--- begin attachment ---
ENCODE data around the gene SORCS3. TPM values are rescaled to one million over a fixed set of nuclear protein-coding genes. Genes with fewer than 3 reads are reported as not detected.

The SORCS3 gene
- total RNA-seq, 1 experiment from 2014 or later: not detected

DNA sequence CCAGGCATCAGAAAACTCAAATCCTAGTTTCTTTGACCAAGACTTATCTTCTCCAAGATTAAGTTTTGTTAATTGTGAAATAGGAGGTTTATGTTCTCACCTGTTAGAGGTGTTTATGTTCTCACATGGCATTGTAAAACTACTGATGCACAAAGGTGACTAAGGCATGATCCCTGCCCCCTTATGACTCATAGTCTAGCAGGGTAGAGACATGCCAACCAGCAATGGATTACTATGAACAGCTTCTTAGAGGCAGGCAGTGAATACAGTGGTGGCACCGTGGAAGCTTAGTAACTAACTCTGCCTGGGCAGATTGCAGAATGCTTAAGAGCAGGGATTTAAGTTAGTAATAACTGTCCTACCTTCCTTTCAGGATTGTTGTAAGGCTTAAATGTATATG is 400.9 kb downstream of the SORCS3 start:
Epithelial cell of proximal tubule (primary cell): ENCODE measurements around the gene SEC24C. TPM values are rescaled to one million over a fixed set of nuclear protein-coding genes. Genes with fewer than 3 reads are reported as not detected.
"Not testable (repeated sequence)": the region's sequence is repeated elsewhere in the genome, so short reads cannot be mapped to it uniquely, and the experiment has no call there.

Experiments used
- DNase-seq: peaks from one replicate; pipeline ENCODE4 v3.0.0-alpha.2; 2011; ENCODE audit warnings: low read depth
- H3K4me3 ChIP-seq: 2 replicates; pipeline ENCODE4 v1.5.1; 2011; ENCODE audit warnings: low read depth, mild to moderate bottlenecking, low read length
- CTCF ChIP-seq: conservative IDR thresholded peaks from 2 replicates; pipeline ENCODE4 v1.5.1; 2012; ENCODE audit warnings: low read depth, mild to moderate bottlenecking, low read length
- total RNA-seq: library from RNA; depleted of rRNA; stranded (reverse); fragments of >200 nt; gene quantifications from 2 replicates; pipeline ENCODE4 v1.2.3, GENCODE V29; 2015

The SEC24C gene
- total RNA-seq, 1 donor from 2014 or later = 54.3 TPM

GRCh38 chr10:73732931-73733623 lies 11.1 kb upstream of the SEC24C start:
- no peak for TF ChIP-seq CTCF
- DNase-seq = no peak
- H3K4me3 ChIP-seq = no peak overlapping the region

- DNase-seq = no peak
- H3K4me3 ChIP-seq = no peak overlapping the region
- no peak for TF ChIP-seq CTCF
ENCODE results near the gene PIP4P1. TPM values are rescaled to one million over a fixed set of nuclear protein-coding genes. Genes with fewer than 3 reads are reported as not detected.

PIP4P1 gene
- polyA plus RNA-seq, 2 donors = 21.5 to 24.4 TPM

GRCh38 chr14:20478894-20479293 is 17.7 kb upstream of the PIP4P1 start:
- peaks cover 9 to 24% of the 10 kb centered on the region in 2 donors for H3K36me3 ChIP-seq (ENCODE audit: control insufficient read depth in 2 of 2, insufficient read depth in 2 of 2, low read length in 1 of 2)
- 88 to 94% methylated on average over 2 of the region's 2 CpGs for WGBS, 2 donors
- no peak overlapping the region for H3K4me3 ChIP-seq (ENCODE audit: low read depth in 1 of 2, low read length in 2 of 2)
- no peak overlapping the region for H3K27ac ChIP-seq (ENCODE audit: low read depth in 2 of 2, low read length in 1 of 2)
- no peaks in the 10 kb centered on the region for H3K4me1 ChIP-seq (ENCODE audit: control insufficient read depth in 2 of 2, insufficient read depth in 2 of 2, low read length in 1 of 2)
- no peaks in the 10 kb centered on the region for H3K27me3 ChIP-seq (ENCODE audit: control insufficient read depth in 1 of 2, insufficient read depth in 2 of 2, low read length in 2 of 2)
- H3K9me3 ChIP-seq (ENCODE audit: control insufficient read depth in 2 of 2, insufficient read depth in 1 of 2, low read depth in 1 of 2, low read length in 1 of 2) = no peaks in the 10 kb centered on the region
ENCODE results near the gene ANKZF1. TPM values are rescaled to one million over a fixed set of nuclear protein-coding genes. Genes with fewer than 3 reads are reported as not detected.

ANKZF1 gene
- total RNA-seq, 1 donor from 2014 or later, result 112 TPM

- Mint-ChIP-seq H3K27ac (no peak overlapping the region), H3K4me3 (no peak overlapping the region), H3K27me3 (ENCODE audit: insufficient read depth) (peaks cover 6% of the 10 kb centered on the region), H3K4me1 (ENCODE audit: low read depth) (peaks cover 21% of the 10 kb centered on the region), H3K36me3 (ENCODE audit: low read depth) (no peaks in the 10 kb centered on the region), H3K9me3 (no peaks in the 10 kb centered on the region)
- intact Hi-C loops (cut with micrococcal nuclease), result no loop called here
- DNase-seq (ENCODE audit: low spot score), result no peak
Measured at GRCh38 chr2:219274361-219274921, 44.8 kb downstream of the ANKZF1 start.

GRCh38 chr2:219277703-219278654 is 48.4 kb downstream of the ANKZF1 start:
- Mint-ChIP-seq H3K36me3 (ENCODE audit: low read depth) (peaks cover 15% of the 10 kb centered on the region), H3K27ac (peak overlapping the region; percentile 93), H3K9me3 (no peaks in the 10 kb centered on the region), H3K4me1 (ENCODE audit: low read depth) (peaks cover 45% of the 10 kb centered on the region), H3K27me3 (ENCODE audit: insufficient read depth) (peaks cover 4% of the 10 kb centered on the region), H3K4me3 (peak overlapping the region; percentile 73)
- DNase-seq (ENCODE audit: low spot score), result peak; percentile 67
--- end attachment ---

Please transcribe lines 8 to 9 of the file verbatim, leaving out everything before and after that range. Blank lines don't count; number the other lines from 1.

- DNase-seq: peaks from one replicate; pipeline ENCODE4 v3.0.0-alpha.2; 2011; ENCODE audit warnings: low read depth
- H3K4me3 ChIP-seq: 2 replicates; pipeline ENCODE4 v1.5.1; 2011; ENCODE audit warnings: low read depth, mild to moderate bottlenecking, low read length